Reporter's notebook: In search of glue - Social Cohesion Summit
The summit was a veritable Babel of languages, voices, opinions and ideas, but most agreed that as long as economic inequality reigns it’s going to take a lot of patience to find a common South African-ness. By GREG NICOLSON.
Thursday was the final day of the national summit on social cohesion. Delegates from across civil society, government, community and cultural groups continued to line up behind the microphones as the economic transformation commission came to a close.
“All leaders have alluded to how it’s difficult to have social cohesion with such massive inequalities,” said one of the last speakers. Another who missed out yelled to have his say.
The social cohesion summit invited South Africans from across the country to discuss how “to heal divisions of our painful past and establish a society based on democratic values, social justice and fundamental human rights,” according to its final declaration. It was discussed in Kliptown, where the Freedom Charter was signed in 1955.
Delegates offered ideas, some novel, others rehashed, to address divisions in society. It seemed unanimous that reducing the burden of inequality, poverty and unemployment is a precondition to any solution.
In his opening address on Wednesday, President Jacob Zuma asked what it means to be South African. He mentioned the 2010 World Cup before turning to the plight of the poor.
“Firstly, our socio-economic transformation programme is a primary tool of national reconciliation, nation building and social cohesion… People will be more responsive to social cohesion messages if there is hope and tangible examples of movement towards a better life and economic freedom.”
Cosatu general secretary Zwelinzima Vavi agreed. “The obvious question we have to ask is: How far have we succeeded in making a reality of the lofty ideals so well articulated in that historic Freedom Charter?” he asked.
“The Apartheid fault lines remain in place in employment, healthcare, education, housing, transport, and across the spectrum.”
Vavi added, “Working together to confront the triple challenges of unemployment, poverty and inequalities can take us closer to our dream of creating a truly egalitarian, united, democratic, non-racial, non-sexist and prosperous South Africa.”
The weight of government and the ANC seemed to influence the summit’s final declaration. It resolved “to radically transform the economy”, echoing the president’s words at the ANC national policy conference, and committed to the National Development Plan vision for 2030.
While delegates called for economic transformation, they asked for clarity on issues such as nationalisation and didn’t mention the National Development Plan.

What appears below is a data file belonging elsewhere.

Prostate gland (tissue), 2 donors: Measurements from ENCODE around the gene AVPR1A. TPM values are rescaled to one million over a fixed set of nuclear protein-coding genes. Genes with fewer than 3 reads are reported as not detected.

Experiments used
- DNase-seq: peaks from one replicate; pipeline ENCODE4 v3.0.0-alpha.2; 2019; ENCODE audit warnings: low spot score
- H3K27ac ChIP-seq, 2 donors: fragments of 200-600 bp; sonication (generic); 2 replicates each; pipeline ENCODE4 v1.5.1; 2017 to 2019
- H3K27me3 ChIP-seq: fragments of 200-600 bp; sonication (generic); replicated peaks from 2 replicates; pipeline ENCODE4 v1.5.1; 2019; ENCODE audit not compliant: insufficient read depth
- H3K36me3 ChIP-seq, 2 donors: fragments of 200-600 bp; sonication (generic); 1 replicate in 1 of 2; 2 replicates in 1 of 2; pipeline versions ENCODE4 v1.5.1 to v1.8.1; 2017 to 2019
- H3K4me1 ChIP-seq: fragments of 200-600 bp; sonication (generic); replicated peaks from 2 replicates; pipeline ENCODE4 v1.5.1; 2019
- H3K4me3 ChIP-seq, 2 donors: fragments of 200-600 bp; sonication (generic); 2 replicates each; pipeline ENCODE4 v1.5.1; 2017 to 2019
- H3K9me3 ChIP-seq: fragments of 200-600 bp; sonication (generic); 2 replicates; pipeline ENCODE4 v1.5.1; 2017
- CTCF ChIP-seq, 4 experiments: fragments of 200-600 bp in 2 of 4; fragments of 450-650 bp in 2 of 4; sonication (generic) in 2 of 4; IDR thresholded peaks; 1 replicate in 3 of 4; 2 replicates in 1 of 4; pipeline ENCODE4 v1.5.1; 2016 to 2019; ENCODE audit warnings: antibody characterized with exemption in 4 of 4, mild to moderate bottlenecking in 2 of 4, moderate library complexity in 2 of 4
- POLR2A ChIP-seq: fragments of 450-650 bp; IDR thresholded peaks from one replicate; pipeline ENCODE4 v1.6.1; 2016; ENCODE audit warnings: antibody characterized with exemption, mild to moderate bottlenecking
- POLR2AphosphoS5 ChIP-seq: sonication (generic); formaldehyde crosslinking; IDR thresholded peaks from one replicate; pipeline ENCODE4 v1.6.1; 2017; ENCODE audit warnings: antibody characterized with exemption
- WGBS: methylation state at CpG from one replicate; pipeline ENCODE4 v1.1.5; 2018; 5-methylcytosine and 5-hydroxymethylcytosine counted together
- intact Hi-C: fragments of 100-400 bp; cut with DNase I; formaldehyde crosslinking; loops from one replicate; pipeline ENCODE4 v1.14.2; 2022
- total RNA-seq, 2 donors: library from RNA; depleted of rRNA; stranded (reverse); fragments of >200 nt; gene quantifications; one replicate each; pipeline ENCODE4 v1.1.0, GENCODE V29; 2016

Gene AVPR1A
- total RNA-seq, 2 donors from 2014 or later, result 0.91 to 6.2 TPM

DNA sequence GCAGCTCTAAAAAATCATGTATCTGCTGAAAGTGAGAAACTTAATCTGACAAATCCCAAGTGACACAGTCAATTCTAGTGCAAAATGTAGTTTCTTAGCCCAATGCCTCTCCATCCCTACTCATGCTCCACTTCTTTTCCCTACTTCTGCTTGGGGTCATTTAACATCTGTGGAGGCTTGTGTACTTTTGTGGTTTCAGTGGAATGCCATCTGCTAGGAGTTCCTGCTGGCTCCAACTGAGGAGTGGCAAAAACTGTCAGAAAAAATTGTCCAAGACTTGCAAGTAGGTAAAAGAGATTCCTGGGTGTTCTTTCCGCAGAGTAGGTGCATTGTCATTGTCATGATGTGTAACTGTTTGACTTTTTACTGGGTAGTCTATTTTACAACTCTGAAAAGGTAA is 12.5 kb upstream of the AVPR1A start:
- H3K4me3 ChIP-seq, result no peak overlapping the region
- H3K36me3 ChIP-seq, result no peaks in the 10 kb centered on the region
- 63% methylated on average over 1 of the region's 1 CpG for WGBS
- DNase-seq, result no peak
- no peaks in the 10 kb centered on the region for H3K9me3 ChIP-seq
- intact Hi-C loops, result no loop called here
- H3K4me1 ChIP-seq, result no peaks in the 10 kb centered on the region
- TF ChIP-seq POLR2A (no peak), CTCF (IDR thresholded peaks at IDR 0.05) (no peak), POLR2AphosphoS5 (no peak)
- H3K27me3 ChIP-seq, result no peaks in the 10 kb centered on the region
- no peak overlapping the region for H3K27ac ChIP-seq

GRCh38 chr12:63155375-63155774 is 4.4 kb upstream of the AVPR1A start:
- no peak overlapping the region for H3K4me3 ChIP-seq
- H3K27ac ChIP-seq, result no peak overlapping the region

Delegates and speakers also made more detailed suggestions. Vavi said he supports Archbishop Desmond Tutu’s idea of a once-off wealth tax. Home affairs minister Nkosazana Dlamini-Zuma said social cohesion cannot be achieved while some citizens feel superior to others.
A delegate suggested a national freedom day in May 2014, marking 20 years of democracy. It could be used as an opportunity for people to come out and acknowledge the pain caused by colonial and apartheid systems.
Services, infrastructure and agriculture in rural areas must be a focus, said delegates, who questioned why urban areas always seem to get preference. It was part of a call for defining a clear economic strategy to overcoming inequality.
They also said the willing-buyer, willing-seller system hasn’t resolved the land issue, which continues to divide citizens. “We need to find a balance between black aspirations and white fears,” said Leonard Martin, reporting back from the commission on spacial development.
One of the most common suggestions was that South Africa develop a shared discourse, meaning all citizens should be multilingual in four to five languages. Indigenous languages must develop into languages of knowledge production, said a member of the Khoisan community, well represented over the two days.
The contributions showed a commitment to the South African miracle, which has faded as society still grapples with overwhelming problems. “We’ve really once more confirmed our commitment to a non-racial, non-sexist democratic society,” said arts and culture minister Paul Mashatile.
He explained the very reason the Freedom Charter was signed in Kliptown was a sign of social unity. In 1955 it was illegal for whites to enter the townships, so to ensure everyone was able to attend the Congress of the People, it was held on a property owned by an Indian in Kliptown.
Delegates smiled when they heard the story, but it’s important to remember how the summit came to Kliptown in 2012.
It had been on the cards since 2009, but Zuma announced the summit after the controversy caused by Brett Murray’s painting The Spear. ANC and alliance partners close to Zuma had criticised the white population for remaining insensitive to Africans while maintaining a sense of superiority.
Much of the public agreed, but after Zuma brought the Goodman Gallery and Murray to court the ANC was widely criticised for exploiting divisions within society.
Before the cohesion summit closed on Thursday, Reverend Frank Chikane said it is essential South Africans are ready to listen to each other and they will need “loads and loads of patience”.
Mashatile said he hoped to keep the dialogue open, perhaps with another summit in five years. But the path to national cohesion faces stiff challenges. Some ideas on language, the Khoisan and continuing discussion can be implemented.
But what of two preconditions: reducing inequality and avoiding political exploitation of divisions? Chikane was right. We’ll need patience. DM
Photo: A delegate listens to Reverend Frank Chikane at the National Summit on Social Cohesion. (Greg Nicolson/iMaverick)